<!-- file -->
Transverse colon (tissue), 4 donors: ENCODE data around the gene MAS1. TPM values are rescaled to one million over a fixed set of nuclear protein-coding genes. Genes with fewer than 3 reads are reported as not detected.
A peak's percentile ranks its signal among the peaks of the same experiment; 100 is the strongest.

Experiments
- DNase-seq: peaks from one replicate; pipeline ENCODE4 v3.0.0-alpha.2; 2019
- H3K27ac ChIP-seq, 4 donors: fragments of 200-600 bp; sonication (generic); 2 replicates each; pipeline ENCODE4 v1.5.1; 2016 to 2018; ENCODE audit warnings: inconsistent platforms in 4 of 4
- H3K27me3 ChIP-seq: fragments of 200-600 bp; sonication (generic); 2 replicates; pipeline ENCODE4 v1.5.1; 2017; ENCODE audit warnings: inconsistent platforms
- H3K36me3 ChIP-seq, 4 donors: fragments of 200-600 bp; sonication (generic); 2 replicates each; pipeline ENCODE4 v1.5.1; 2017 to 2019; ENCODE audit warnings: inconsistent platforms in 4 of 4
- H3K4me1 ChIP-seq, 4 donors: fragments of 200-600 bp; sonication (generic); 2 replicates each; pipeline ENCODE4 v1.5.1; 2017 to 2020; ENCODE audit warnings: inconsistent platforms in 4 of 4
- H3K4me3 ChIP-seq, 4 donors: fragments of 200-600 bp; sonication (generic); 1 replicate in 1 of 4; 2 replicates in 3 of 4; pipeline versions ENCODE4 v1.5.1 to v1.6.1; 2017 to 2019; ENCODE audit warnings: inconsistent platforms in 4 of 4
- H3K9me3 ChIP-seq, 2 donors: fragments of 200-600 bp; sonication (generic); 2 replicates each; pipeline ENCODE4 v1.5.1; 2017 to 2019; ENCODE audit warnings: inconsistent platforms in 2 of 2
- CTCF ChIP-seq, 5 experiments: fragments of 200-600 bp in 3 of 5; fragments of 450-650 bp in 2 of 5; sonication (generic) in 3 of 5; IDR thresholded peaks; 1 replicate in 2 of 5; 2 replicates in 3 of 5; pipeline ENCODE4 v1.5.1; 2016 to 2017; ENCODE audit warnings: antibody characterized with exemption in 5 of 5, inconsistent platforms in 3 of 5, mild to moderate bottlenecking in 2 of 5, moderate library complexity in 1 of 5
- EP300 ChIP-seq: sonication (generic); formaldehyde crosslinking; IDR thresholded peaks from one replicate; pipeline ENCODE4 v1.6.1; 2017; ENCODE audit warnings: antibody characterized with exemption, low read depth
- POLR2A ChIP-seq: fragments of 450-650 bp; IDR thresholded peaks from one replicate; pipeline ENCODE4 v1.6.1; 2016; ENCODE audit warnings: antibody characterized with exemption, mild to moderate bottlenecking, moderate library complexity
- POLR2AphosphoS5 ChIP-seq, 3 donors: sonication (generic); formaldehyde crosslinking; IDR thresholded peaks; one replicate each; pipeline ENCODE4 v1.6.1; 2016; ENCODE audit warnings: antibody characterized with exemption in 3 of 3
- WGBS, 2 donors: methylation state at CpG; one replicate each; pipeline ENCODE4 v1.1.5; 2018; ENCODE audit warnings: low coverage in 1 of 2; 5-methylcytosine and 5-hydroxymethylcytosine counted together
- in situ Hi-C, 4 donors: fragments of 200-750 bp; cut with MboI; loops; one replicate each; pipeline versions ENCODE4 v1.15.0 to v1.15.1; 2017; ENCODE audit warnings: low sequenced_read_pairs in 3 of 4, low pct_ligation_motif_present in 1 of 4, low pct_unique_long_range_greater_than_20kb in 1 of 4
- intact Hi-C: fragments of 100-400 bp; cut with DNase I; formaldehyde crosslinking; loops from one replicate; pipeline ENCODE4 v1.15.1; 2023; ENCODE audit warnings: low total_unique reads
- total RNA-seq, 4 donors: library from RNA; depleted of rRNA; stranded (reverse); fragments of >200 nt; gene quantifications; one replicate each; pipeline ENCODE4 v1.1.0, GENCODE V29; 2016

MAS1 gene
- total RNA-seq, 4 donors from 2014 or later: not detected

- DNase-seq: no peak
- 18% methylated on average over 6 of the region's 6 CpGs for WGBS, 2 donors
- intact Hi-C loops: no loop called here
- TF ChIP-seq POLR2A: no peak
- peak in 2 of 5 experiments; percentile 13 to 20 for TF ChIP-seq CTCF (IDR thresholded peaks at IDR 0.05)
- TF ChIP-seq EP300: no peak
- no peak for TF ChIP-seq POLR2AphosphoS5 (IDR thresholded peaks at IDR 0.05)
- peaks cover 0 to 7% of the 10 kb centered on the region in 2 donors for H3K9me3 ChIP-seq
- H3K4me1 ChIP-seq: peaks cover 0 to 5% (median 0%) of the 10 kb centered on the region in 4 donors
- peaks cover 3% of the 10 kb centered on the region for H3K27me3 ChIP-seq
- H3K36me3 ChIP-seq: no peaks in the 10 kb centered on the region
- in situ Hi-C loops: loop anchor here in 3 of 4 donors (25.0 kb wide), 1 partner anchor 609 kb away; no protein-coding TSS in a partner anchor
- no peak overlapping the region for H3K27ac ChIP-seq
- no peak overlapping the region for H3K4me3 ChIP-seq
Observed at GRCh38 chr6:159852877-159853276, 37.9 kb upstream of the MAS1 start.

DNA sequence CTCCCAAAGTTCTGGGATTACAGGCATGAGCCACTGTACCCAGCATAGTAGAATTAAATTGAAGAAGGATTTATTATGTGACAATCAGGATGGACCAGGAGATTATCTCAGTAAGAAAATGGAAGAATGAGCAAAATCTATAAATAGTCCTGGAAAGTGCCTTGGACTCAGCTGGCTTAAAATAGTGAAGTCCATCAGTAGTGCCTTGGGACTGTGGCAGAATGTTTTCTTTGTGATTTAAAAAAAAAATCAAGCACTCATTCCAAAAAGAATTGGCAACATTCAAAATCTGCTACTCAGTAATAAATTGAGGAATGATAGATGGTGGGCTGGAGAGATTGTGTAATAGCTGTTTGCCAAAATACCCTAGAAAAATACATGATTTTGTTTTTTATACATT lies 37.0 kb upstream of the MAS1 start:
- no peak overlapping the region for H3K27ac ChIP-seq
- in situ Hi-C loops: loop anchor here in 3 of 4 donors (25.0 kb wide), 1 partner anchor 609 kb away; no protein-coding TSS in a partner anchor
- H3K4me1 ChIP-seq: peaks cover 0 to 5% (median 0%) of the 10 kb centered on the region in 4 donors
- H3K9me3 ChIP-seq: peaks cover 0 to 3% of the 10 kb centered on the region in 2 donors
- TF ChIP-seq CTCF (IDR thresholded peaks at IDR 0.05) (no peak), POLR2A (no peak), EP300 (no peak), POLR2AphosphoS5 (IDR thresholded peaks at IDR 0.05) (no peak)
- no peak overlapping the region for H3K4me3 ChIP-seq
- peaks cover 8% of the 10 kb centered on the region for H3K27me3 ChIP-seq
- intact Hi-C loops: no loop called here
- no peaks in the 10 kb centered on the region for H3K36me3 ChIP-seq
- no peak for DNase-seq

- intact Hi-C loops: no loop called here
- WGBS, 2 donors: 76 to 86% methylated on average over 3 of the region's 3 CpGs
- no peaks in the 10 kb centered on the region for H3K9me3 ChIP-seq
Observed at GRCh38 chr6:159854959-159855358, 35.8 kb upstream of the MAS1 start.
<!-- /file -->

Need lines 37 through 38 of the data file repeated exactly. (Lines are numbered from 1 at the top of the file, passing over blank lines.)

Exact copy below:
- no peak overlapping the region for H3K27ac ChIP-seq
- in situ Hi-C loops: loop anchor here in 3 of 4 donors (25.0 kb wide), 1 partner anchor 609 kb away; no protein-coding TSS in a partner anchor